Mkharis' case no laughing matter at all

Given Mkhari, chairman of radio station Power FM and CEO of MSG Afrika.
Given Mkhari, chairman of radio station Power FM and CEO of MSG Afrika.
Image: Antonio Muchave

Social media has played a pivotal role in the democratisation of news and social commentary.

Far more people than ever before in any other period in history are now able to broadcast their views on topical issues without having to go through a curated medium such as newspapers or radio stations.

However, this major progress in mass communication also has its downsides. One of which being that people can now spread harmful messages as widely as possible just by typing a few characters on their cellphones or other electronic devices.

Often they do not apply their minds to the implications of their words, concerned only with getting as many "likes" or "retweets" as they can from their "friends" and "followers".

News of successful business-woman and celebrated entrepreneur Ipeleng Mkhari and her media mogul husband, Given, laying charges of assault against each other unsurprisingly trended the whole day on social media yesterday.

While it is only natural that there would be massive public interest in such a story, it concerns us that some of the commentary on social media sought to make light of a gravely serious issue - one that has cost many lives in our country.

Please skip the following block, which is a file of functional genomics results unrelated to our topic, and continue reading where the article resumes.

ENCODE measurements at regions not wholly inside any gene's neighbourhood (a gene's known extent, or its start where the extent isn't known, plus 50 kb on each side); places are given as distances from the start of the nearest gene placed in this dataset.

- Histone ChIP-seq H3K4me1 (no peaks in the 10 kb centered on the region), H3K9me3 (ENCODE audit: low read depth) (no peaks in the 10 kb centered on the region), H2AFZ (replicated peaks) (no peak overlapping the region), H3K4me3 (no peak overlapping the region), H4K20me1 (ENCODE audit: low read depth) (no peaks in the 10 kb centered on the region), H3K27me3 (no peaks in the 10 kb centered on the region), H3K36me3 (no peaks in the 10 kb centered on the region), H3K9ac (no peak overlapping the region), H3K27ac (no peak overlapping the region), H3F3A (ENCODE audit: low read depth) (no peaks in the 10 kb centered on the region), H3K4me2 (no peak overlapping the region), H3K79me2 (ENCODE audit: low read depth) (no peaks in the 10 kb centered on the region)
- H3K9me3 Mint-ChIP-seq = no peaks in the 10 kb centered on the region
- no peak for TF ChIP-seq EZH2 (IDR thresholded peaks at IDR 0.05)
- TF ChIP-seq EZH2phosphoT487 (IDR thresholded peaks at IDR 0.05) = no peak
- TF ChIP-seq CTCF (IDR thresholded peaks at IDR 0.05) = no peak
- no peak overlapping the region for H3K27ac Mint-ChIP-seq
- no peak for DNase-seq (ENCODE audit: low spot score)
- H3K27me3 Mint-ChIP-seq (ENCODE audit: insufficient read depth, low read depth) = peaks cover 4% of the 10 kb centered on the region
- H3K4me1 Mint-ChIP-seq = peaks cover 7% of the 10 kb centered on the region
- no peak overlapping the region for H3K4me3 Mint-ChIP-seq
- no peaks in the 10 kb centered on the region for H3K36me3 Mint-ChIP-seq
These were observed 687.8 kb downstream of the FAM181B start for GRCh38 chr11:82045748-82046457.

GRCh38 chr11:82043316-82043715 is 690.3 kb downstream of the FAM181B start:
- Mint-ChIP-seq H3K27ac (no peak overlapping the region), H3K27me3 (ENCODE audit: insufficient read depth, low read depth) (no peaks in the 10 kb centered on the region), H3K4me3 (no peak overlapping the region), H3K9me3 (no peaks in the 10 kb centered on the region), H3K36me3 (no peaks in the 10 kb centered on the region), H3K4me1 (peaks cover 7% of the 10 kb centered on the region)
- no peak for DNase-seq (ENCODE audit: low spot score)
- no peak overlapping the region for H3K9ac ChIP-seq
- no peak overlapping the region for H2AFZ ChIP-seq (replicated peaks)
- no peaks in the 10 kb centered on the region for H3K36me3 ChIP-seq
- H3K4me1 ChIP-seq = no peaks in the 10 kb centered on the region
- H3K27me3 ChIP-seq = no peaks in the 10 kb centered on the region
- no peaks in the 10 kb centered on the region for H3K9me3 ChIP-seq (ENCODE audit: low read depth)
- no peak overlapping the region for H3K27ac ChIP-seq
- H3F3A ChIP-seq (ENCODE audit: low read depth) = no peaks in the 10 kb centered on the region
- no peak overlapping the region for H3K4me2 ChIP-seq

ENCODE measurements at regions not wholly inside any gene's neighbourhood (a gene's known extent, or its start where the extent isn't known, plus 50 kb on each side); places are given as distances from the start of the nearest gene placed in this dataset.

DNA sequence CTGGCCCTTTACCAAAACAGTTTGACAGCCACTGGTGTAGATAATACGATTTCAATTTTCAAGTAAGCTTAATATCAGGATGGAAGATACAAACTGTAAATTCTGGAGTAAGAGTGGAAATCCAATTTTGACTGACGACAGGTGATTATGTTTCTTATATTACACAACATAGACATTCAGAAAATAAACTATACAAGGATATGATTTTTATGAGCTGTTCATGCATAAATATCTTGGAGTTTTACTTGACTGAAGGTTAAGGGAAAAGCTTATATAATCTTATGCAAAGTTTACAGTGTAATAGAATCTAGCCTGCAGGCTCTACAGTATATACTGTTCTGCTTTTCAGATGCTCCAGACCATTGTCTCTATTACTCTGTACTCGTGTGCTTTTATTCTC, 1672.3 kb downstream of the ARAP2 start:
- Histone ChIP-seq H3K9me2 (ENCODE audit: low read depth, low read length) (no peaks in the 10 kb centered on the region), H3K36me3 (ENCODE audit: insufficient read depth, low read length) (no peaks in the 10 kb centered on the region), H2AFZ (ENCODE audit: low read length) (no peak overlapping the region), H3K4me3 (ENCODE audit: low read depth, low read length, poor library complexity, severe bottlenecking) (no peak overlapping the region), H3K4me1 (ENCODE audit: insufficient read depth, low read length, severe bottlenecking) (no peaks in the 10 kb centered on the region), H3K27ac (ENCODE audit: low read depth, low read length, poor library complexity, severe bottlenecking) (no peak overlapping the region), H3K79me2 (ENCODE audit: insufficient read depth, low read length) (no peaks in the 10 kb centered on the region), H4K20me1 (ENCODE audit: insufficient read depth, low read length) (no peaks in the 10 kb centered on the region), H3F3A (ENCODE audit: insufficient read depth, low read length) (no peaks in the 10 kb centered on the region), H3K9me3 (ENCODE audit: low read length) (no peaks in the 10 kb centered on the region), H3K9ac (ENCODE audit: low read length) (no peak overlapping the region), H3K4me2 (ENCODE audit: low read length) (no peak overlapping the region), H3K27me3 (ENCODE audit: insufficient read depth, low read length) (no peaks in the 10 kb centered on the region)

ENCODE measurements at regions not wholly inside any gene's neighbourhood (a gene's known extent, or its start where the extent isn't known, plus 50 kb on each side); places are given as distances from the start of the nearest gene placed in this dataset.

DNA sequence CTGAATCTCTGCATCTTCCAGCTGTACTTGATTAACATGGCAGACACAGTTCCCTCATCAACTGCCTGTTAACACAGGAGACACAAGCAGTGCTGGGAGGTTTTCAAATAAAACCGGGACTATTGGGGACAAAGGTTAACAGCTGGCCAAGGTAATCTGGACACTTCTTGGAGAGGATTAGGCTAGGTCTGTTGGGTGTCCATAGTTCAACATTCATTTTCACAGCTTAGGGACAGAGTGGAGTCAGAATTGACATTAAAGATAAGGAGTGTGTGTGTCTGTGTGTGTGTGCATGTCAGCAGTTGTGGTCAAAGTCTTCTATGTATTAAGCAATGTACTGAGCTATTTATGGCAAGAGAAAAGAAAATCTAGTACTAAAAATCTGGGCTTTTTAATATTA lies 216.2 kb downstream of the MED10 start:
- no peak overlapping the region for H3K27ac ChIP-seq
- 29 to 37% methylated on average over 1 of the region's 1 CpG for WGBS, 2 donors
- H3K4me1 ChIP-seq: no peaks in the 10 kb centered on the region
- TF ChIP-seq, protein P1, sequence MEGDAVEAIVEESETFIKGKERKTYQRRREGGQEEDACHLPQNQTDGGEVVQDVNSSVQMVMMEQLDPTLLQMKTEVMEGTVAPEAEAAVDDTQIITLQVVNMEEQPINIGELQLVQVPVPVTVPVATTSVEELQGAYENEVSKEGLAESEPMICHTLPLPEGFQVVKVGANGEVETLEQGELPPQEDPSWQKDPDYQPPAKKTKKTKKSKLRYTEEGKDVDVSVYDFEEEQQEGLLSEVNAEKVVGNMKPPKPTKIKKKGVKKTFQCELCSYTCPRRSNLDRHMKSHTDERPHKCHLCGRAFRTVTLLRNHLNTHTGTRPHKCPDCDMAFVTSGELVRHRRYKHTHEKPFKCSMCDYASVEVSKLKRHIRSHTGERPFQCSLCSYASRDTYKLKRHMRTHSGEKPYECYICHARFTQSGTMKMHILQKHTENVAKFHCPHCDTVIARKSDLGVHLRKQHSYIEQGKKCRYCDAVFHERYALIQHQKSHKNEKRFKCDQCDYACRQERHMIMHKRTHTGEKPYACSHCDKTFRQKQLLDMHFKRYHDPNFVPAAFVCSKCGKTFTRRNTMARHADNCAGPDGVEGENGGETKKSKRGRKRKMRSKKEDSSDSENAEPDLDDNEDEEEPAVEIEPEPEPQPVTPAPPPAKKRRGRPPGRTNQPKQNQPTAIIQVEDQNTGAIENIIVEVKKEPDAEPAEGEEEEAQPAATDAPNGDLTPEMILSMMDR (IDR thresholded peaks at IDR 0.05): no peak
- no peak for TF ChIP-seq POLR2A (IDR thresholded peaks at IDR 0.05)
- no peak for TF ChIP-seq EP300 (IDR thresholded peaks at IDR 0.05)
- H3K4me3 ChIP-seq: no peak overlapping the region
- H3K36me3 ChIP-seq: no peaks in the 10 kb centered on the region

Domestic violence is not a matter to make fun of. Yet, some of our compatriots sought to make light of the Mkhari abuse case as if it were just a harmless story of a public lovers' quarrel.

Some even went as far as blaming "the media" for "blowing up this #GivenMkhari issue" and the prosecution for "refusing to drop the case... but they are quick to drop charges on white thugs".

Such comments demonstrate just how deep a crisis we are in. Instead of uniting with the rest of society in fighting gender-based violence and domestic abuse, some are quick to defend those they like, even employing warped racial solidarity. The Mkharis say they are resolving their issues privately and the NPA is still considering prosecuting.

The rest of us need to respect the two processes and await the decision of the courts, if the case reaches that point. Above all, we should be mindful that how we treat celebrity "abuse" cases may have a far-reaching impact on the minds of victims who may find themselves having to lay charges against their partners in the future.

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